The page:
Aug 23, 2017, 2:28pm CDT
A petition filed with the U.S. International Trade Commission by a bankrupt solar panel manufacturer raised Tradewind Energy Inc. CEO Rob Freeman’s level of concern so high that he immediately took it upon himself to start fighting back.
Suniva, an Atlanta-based manufacturer of solar panels, was forced to file for Chapter 11 bankruptcy on April 17. Soon afterward, it filed a petition with the U.S. International Trade Commission (ITC), alleging that the company went bankrupt because of Asian manufacturers dumping product on the market for less than cost. Suniva argues that this action is an unfair trade practice that is killing U.S. solar panel manufacturers. The company asked the ITC to recommend that the Trump administration institute a four-year tariff on imported solar panels and set a price floor for the industry.
If this action is approved, Freeman said, it would devastate the market for Lenexa-based Tradewind Energy, which develops utility-scale, alternative-power generation sites. So he joined the Solar Energy Industries Association (SEIA) board and started to fight back.
“The level of tariffs and the price floor they are seeking would amount to more than a 200 percent increase in the cost of solar panels,” Freeman said. “So it would basically wind the clock back to several years ago when we were all hoping that solar could get there. It would be devastating to the industry. So much of the industry is based on the economics of the product. With that kind of a price war and tariff, it would basically make solar power uneconomical overnight.”
The SEIA estimates that the action would kill about 88,000 jobs in the industry, from sales to project developers and construction crews. That’s about one-third of the jobs in the U.S. solar energy industry. Conversely, the tariffs are estimated to save only about 1,000 manufacturing jobs because the U.S. isn’t a major player in the market.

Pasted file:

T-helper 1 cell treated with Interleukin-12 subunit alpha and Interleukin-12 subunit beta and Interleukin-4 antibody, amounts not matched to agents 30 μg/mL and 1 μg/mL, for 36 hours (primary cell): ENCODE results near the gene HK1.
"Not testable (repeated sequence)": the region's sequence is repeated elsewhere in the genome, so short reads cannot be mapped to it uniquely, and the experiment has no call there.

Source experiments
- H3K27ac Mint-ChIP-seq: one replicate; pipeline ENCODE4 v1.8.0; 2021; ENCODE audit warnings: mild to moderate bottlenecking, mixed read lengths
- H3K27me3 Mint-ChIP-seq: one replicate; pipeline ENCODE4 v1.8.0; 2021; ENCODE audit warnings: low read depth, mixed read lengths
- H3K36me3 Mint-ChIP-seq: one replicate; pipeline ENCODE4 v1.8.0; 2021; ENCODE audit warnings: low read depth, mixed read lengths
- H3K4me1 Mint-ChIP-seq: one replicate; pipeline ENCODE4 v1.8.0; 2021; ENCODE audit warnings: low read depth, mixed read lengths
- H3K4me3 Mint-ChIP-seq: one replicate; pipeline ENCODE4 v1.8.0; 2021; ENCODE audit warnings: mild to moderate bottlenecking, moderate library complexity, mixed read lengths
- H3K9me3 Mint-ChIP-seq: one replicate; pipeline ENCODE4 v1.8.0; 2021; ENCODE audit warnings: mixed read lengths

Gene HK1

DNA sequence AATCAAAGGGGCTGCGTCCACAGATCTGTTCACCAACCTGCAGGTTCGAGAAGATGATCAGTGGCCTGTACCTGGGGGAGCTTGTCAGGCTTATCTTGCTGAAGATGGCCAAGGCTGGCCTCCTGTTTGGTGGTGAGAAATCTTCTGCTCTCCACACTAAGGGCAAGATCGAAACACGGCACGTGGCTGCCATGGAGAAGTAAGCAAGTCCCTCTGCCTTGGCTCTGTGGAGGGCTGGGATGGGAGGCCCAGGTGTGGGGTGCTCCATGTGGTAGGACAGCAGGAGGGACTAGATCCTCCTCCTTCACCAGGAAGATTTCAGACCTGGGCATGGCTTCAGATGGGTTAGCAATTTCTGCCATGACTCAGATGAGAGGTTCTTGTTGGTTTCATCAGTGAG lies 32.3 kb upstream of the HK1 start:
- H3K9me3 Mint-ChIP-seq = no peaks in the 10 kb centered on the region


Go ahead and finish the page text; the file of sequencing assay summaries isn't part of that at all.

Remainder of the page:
“Suniva is just a badly managed company that failed to compete,” Freeman said. “Other companies in the U.S. have successfully competed, and those companies have not joined the case, which to me is the strongest indication that this isn’t dumping of panels in the U.S. market.”
First Solar and SunPower are U.S. solar panel manufacturers in the global Top 10 for production; they did not join the case.
Suniva is supported in its petition by Oregon-based SolarWorld. They say about 30 U.S. solar panel manufacturers have gone out of business in the past five years. They find it hard to believe that is happening because U.S. manufacturers are bad at business, but Asian manufacturers are brilliant.
Just the specter of a possibility that President Trump could impose tariffs already has had a significant effect on the market in the past few months. There has been a run on solar panels, especially those made in the U.S., that would be unaffected by a potential tariff. That’s causing costs to rise. In turn, that raises the cost of projects and lowers the benefit to consumers.
The SEIA has been pressing members of Congress to write to the ITC and Trump to recommend against tariffs.
“Unfortunately, the ITC makes a recommendation directly to the Trump administration, which then has sole power and authority to impose or not impose a tariff and, if so, how much,” Freeman said. “Congress actually has no ability to control any of this. But it’s critical that the public and our elected officials let the Trump administration know what a bad decision this would be. Thankfully, we have some of our local Kansas delegation weighing in on this and a very bipartisan effort under way in both the Senate and the House.”